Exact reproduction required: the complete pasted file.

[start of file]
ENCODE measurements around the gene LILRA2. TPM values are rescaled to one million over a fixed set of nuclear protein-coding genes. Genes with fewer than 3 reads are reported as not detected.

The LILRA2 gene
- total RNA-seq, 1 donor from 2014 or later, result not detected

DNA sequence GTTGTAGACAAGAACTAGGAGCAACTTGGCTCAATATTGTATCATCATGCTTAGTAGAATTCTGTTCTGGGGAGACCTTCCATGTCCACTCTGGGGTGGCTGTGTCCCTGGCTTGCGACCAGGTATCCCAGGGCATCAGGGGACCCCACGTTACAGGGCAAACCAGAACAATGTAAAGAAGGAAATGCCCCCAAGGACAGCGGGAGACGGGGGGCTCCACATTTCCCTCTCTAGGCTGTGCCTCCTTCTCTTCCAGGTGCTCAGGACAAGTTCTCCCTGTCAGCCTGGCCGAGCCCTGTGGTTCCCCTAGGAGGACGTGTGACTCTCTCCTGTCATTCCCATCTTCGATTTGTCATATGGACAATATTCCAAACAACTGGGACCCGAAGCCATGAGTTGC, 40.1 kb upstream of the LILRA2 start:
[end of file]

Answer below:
ENCODE measurements around the gene LILRA2. TPM values are rescaled to one million over a fixed set of nuclear protein-coding genes. Genes with fewer than 3 reads are reported as not detected.

The LILRA2 gene
- total RNA-seq, 1 donor from 2014 or later, result not detected

DNA sequence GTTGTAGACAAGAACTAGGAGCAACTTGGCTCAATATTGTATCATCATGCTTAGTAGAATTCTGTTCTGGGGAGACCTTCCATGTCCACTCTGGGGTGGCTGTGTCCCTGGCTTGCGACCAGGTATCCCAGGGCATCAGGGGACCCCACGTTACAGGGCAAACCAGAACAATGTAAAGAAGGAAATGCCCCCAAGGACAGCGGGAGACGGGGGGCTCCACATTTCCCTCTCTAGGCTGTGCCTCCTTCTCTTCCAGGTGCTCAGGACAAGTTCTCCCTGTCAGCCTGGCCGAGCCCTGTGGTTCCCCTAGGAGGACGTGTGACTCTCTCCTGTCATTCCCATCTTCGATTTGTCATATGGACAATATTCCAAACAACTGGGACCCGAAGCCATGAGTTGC, 40.1 kb upstream of the LILRA2 start: